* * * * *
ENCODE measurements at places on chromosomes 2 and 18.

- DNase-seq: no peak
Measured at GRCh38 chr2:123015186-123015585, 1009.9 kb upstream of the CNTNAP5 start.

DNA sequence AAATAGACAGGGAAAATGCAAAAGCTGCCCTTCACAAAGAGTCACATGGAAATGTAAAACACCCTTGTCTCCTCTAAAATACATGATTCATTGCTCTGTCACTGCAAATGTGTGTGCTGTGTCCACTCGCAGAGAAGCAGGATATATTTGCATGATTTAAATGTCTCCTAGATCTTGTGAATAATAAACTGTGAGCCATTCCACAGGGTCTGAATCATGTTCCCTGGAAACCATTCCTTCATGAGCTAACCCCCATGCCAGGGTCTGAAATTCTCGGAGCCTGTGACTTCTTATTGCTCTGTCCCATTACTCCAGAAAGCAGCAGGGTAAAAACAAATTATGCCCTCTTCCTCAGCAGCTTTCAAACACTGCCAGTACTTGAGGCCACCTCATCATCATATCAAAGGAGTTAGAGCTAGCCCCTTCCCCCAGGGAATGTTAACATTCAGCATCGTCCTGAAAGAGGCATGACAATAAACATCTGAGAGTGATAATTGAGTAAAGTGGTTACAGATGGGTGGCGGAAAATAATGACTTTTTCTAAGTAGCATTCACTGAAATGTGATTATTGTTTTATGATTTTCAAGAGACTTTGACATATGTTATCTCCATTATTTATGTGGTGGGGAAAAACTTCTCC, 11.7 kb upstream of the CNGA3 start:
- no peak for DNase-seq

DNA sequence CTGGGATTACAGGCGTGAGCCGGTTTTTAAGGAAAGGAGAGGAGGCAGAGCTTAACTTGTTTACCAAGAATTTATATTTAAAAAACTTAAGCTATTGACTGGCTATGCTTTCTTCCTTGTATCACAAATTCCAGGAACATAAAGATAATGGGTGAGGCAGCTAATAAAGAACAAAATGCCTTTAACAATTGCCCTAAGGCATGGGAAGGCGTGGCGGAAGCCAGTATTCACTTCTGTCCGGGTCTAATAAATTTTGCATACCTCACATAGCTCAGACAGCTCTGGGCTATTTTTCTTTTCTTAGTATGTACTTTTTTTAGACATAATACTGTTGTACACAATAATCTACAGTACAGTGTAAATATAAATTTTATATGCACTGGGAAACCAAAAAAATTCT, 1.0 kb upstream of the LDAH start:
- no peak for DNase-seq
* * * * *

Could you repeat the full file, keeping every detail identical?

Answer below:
ENCODE measurements at places on chromosomes 2 and 18.

- DNase-seq: no peak
Measured at GRCh38 chr2:123015186-123015585, 1009.9 kb upstream of the CNTNAP5 start.

DNA sequence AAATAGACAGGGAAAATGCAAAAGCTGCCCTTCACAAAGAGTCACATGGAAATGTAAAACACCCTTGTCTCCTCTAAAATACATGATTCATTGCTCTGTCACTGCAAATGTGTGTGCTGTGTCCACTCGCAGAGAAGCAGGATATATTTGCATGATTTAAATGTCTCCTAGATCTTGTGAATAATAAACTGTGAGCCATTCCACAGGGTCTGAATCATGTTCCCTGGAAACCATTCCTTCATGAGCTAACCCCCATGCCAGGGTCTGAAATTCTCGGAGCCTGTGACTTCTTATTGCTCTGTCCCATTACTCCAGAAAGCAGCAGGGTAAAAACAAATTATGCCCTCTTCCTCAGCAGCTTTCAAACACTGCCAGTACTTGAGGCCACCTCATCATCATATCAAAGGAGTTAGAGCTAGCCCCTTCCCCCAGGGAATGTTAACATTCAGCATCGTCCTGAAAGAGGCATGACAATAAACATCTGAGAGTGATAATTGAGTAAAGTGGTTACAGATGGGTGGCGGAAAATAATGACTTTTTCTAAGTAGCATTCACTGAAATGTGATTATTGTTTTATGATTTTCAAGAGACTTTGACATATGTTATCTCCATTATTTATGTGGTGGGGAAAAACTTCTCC, 11.7 kb upstream of the CNGA3 start:
- no peak for DNase-seq

DNA sequence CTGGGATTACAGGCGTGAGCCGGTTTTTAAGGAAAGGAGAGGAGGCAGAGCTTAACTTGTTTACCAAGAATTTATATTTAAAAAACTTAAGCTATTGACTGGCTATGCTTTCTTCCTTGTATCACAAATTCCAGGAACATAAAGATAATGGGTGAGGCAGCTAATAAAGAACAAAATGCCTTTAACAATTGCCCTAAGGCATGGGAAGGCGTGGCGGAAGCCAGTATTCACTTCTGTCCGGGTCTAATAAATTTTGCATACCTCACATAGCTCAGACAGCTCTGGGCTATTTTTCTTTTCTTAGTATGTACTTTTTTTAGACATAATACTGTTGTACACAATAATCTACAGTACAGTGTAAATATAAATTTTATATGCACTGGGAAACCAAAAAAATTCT, 1.0 kb upstream of the LDAH start:
- no peak for DNase-seq